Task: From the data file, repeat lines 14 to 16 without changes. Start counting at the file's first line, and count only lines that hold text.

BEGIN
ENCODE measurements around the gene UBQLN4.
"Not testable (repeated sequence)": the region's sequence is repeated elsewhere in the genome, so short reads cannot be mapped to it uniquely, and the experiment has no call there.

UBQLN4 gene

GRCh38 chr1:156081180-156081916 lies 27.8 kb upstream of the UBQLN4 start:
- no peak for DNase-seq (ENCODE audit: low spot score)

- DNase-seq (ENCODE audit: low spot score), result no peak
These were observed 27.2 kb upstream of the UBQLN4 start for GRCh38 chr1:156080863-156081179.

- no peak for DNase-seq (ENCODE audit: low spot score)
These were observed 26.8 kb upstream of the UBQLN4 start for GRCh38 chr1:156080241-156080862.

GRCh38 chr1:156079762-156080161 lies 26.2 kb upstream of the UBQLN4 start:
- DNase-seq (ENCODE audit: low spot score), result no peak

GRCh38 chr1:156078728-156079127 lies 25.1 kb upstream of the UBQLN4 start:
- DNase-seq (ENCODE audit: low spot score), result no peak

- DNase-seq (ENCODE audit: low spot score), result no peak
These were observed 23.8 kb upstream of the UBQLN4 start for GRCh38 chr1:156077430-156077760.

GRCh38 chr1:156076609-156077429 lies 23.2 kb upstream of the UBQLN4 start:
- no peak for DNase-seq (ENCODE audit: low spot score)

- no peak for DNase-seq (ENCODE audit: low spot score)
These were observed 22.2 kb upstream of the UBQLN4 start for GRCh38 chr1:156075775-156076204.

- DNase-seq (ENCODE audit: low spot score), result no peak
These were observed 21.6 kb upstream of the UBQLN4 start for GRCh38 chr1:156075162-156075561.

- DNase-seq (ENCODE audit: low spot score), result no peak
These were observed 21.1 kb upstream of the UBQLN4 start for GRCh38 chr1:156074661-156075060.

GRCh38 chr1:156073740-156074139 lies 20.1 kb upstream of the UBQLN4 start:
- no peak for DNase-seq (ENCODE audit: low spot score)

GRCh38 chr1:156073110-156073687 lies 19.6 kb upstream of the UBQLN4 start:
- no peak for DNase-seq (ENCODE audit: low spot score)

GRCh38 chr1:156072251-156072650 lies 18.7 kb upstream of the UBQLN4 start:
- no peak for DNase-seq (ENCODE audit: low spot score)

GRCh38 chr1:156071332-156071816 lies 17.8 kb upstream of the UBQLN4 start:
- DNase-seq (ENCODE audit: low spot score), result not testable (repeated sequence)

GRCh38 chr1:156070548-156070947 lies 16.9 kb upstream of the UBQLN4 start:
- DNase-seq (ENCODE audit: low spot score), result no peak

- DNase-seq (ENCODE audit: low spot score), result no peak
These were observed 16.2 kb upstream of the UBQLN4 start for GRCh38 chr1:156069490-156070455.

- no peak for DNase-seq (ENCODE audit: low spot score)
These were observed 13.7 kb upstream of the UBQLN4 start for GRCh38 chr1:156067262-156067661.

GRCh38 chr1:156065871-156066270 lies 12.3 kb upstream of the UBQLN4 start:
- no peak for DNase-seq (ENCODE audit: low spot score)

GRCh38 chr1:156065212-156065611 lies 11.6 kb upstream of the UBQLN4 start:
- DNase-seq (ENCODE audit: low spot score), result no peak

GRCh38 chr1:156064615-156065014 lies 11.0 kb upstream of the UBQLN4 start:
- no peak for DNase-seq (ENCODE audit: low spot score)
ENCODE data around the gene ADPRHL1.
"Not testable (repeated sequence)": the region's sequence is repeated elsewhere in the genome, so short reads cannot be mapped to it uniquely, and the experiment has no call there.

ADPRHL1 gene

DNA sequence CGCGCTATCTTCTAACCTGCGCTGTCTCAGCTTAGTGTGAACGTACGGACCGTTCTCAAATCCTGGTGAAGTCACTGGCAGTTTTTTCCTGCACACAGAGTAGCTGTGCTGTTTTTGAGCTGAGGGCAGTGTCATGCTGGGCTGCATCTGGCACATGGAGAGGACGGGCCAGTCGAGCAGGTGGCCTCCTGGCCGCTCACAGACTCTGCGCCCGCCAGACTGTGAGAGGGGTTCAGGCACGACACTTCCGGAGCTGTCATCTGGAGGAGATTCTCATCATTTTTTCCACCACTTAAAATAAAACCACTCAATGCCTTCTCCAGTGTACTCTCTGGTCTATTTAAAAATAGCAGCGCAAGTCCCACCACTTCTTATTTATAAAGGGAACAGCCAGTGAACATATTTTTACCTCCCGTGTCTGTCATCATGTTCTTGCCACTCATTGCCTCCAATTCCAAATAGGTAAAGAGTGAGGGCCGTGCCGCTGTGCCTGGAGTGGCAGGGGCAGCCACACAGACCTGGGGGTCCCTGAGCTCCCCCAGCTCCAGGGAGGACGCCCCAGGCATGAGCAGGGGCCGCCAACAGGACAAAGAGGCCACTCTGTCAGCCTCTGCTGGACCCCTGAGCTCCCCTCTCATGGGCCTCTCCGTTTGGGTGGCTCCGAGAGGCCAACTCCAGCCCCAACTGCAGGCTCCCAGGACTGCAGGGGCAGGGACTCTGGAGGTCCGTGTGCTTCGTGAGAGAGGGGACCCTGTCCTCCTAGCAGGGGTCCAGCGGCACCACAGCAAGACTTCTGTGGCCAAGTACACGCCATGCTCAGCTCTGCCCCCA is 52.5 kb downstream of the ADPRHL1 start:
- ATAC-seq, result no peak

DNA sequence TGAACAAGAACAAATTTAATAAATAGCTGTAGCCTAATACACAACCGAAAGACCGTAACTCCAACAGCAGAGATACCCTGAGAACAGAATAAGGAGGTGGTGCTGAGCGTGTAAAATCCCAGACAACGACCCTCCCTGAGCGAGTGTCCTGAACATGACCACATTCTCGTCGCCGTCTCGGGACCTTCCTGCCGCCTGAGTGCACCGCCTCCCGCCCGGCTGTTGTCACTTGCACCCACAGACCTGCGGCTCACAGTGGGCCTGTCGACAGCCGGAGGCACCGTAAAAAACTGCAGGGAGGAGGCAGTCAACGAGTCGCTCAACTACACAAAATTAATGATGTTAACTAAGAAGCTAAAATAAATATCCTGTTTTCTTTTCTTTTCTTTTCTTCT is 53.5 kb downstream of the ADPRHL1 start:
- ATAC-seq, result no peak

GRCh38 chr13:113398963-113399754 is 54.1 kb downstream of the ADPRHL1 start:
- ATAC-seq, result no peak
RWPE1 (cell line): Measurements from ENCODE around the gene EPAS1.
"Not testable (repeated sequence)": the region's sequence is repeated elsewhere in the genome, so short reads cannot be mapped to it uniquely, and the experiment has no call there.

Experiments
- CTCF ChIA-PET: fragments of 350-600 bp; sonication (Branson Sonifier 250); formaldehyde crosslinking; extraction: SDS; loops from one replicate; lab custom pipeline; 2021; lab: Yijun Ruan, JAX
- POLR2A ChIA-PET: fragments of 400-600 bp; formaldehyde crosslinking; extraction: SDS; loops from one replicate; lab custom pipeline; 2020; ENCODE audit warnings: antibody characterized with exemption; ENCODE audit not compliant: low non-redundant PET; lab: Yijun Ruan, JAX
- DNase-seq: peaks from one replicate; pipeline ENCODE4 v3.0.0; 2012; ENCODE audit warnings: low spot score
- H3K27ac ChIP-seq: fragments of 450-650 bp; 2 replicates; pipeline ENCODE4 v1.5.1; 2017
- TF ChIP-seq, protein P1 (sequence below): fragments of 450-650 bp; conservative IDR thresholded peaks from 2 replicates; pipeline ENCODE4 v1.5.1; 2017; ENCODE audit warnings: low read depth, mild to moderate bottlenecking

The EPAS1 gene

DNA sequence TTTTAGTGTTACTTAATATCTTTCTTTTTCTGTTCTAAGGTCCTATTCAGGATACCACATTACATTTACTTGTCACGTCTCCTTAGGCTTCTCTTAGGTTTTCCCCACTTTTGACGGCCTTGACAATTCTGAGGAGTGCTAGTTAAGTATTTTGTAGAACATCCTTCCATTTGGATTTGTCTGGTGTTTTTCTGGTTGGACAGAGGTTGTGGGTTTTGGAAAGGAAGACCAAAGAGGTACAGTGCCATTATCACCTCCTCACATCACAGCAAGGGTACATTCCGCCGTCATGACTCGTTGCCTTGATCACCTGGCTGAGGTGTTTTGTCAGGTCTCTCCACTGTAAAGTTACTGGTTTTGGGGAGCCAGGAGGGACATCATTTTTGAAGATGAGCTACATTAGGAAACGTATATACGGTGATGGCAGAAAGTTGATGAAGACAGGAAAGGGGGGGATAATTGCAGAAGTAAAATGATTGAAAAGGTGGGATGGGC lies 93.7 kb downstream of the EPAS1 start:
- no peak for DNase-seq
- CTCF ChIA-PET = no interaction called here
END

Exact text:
- DNase-seq (ENCODE audit: low spot score), result no peak
These were observed 23.8 kb upstream of the UBQLN4 start for GRCh38 chr1:156077430-156077760.

GRCh38 chr1:156076609-156077429 lies 23.2 kb upstream of the UBQLN4 start: